Review Girl From The North Country: A Welcomed Visitor

L-R Ben Biggers, Sharaé Moultrie, Jennifer Blood and John Schiappa in the GIRL FROM THE NORTH COUNTRY North American Tour (photo by Evan Zimmerman for MurphyMade)

L-R Ben Biggers, Sharaé Moultrie, Jennifer Blood and John Schiappa in the GIRL FROM THE NORTH COUNTRY North American Tour (photo by Evan Zimmerman for MurphyMade)

The Girl From The North Country
Paramount Theatre
June 25 – 30, 2024 get tickets and more info here.

Girl From The North Country tells a story while using the music of Bob Dylan, and a book by Conor McPherson. The show has a limited (rather short) run at Seattle’s Paramount Theatre, and is a different kind of performance that provokes thought, not only on the art itself, but in how it is presented.

The story takes place at a boarding house in Minnesota, 1934. Nick has inherited the property and is behind on payments to the bank, facing foreclosure. His wife Elizabeth, is suffering from a sort of dementia spending time in her own world and making commentary for the rest. They have two children; a son Gene, who spends his time drinking instead of writing, and Marianne, an adopted daughter of color that is four months pregnant, and refusing to mention the father. Nick is desperate to marry off Marianne to a wealthy older man, so that she will be cared for when the baby is due. Long time residents of the boarding house include Mr. and Mrs. Burke, and their son Elias. Elias has a mental disorder and when provoked, flies into fits of rage. Mrs. Neilsen also stays at the house, waiting to inherit money from a law suit, and because she is having an affair with Nick. Two strangers appear at the boarding house; a Reverend Marlowe, preaching The Word and selling bibles, and Joe Scott, a man of color that was a former boxer. Over the course of a few days, the relationships, fears, hopes and dreams of everyone within the boarding house changes forever.

The cast of the show are all excellent. This includes the ‘ensemble’ that gathers and sings in shadow and silhouette from – at times – behind a scrim, and the small band that plays from the back of the stage. It is difficult to say who the features are in the show. At several points, different cast members come forward to sing or to play an instrument along with the band. This helps set the show’s mood. Matt Manuel plays Joe Scott, the former fighter that stumbles into the boarding house. His voice is strong when given solos and his stage presence is noticeable. Carla Woods plays Mrs. Neilsen, the longtime resident having an affair with Nick. Ms. Woods has a powerful voice that reaches the theatre’s corners, as she makes her entrance singing “Went to See the Gypsy”. John Schiappa plays Nick the owner of the boarding house. We can see his struggle trying to maintain hope and balance between his life, the loyalty in taking care of his family, and trying to scratch out a corner of his own happiness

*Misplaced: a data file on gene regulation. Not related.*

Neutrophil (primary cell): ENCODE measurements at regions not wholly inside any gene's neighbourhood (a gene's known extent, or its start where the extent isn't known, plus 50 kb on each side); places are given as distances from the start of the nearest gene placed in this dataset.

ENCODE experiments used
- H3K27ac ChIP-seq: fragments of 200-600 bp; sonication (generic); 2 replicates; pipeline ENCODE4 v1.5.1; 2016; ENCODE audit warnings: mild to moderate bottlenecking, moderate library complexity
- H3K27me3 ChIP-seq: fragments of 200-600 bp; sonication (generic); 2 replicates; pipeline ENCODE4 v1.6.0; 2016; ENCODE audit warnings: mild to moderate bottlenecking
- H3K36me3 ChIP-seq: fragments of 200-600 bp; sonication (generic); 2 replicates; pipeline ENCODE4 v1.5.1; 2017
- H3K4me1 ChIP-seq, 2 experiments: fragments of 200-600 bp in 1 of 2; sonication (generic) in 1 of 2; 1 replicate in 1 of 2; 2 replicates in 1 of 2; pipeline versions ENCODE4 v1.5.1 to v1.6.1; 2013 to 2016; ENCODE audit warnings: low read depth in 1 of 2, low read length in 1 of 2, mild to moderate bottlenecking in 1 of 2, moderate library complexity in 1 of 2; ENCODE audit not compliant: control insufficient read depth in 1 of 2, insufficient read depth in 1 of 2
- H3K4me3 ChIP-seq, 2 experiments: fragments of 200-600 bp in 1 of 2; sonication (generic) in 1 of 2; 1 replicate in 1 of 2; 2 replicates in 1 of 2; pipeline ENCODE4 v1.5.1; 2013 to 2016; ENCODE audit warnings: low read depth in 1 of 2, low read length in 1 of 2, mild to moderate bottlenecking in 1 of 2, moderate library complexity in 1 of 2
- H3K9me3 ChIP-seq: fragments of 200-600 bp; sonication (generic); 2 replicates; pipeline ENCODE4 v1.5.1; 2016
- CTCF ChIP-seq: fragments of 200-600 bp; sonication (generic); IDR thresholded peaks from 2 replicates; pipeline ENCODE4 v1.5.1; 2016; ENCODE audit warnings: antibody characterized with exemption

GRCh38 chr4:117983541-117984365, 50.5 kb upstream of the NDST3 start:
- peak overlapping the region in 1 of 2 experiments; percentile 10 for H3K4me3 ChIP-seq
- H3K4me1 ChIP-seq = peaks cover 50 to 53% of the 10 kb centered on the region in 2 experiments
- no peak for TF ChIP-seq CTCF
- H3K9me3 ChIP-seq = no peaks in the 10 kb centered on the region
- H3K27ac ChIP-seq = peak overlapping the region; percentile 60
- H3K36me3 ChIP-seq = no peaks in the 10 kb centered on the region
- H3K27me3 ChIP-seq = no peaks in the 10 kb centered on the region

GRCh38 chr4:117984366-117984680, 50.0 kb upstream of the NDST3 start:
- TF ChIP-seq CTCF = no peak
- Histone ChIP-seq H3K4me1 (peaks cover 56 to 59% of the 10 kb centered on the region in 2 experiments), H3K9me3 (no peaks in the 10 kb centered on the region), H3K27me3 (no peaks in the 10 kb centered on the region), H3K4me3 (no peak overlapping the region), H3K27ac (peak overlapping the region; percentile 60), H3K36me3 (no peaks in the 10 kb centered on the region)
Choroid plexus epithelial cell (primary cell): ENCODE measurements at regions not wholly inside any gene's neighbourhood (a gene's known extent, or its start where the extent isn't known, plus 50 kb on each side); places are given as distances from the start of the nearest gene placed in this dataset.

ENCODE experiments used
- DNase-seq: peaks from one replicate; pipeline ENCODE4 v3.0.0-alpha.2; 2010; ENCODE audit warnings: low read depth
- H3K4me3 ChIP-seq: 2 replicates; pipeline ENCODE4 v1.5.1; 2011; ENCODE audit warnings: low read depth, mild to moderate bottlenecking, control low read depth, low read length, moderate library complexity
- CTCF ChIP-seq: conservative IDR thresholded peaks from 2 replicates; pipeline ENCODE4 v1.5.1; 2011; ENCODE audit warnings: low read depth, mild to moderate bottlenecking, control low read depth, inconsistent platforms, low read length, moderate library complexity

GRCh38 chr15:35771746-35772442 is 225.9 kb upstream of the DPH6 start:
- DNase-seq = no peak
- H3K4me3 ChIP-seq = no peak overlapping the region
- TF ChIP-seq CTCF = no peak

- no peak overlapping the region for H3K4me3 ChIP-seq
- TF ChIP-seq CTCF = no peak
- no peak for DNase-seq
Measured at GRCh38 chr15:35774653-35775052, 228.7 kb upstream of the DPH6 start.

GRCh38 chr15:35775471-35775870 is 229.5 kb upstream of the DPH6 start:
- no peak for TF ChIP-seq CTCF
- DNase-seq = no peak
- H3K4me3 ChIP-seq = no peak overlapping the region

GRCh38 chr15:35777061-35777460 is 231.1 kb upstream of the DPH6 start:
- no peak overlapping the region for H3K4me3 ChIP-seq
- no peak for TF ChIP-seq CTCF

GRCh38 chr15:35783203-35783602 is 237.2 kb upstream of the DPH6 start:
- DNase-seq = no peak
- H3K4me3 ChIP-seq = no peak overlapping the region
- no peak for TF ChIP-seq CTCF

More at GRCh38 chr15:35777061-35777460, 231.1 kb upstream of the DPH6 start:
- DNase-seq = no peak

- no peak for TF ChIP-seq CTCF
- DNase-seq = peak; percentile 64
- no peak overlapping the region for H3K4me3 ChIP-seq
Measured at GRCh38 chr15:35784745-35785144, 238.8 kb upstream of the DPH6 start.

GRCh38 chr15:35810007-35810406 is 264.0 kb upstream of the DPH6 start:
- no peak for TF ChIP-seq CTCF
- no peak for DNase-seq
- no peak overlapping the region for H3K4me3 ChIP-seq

If there is a main character to the show, it would be Elizabeth Laine played by Jennifer Blood. Ms. Blood takes Elizabeth’s dementia to new levels as she shows us the helplessness of not being able to feed herself, as well as the awareness of pushing her daughter towards the man who can bring her happiness. Ms. Blood stays within the character’s limits with small gestures; her arm waving to hail an imaginary cab, or a half-mumbled comment that escapes almost everyone except the audience. She exposes Elizabeth’s fragile condition with movement and body language, even when playing a tambourine, or singing alongside the ensemble.

(L-R) Aidan Wharton, David Benoit, Jennifer Blood and Jeremy Webb in the GIRL FROM THE NORTH COUNTRY North American tour (photo by Evan Zimmerman for MurphyMade)

(L-R) Aidan Wharton, David Benoit, Jennifer Blood and Jeremy Webb in the GIRL FROM THE NORTH COUNTRY North American tour (photo by Evan Zimmerman for MurphyMade)

Girl From The North Country is not your typical jukebox musical. Some might argue that it is not a musical at all, but more of a presentation or stage drama with (a lot of) music. None of these are wrong. True to the jukebox formula, like Jersey Boys or Mamma Mia!, the patchy storyline is held together by the music of one group (The Four Seasons, or ABBA), and in this case the music of Bob Dylan. Unlike its predecessors, the music in Girl From The North Country does NOT propel the storyline forward, or even allow an emotional soliloquy for any one particular character to reveal their individual vulnerabilities. Here the music is used as a mood setter, not only for the character(s) singing, but for the moment on stage as well. This concept works making the music integral to the plot as much as the scenery itself. When an individual comes forward to sing, it isn’t so much an expression of their own personal journey/emotions, but that which is representing the mood of the moment, and usually speaks for the majority of characters (including ensemble) present at the time. The concept is different from most musicals, and in this case, it works well.

Girl From The North Country opened on Broadway March 05, 2020 and ran for 117 performances. Nominated for seven Tony Awards including Best Musical of 2022, the show won only one Tony Award for Best Orchestration. A special and limited engagement remounted the show from April 29 – June 19, 2022.

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Eric Andrews-Katz

Eric Andrews-Katz

Eric Andrews-Katz has short stories included in over 10 anthologies. He is the author of the Agent Buck 98 Series (“The Jesus Injection” and “Balls & Chain”), and the author of the Greek myth series beginning with the novel TARTARUS. He has conducted celebrity interviews with some of the biggest and best names on Broadway, Hollywood and in literature. He can be found at: http://www.EricAndrewsKatz.com

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